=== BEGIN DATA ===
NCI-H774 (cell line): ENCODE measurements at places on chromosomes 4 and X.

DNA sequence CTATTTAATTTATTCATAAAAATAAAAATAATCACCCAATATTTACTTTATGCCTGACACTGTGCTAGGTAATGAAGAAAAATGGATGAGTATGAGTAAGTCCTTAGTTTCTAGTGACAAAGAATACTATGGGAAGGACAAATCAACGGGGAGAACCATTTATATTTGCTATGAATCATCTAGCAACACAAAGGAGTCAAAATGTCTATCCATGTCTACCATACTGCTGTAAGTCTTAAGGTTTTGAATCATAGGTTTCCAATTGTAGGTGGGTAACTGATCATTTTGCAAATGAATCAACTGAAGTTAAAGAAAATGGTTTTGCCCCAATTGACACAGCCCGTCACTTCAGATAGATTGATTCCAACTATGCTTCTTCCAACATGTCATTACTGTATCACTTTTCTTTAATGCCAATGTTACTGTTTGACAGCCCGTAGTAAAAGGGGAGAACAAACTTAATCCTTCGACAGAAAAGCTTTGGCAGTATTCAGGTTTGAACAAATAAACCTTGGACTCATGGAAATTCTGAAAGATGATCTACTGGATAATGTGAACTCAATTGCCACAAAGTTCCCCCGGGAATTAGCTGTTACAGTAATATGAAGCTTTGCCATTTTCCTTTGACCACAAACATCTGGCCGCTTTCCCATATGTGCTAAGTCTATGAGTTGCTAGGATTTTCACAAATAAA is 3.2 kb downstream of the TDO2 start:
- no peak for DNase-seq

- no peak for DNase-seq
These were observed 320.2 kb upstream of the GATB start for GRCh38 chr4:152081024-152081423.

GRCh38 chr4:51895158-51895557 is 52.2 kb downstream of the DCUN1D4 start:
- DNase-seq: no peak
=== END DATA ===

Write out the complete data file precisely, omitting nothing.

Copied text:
NCI-H774 (cell line): ENCODE measurements at places on chromosomes 4 and X.

DNA sequence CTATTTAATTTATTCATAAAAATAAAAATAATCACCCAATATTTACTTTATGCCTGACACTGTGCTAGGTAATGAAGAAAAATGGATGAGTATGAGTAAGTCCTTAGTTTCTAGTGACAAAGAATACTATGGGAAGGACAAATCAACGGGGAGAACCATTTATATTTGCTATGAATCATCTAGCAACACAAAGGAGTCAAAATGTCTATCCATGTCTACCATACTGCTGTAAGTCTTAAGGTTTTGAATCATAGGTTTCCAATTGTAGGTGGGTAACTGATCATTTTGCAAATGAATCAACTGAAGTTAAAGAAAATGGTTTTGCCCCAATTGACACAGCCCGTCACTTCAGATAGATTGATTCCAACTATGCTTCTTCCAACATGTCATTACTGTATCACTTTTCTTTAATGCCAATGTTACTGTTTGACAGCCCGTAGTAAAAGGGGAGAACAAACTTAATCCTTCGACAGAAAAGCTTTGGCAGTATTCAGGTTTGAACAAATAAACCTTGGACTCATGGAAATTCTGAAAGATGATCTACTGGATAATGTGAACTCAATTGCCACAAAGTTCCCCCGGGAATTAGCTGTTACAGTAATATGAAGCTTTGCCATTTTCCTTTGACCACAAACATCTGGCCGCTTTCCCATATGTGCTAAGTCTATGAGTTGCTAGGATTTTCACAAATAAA is 3.2 kb downstream of the TDO2 start:
- no peak for DNase-seq

- no peak for DNase-seq
These were observed 320.2 kb upstream of the GATB start for GRCh38 chr4:152081024-152081423.

GRCh38 chr4:51895158-51895557 is 52.2 kb downstream of the DCUN1D4 start:
- DNase-seq: no peak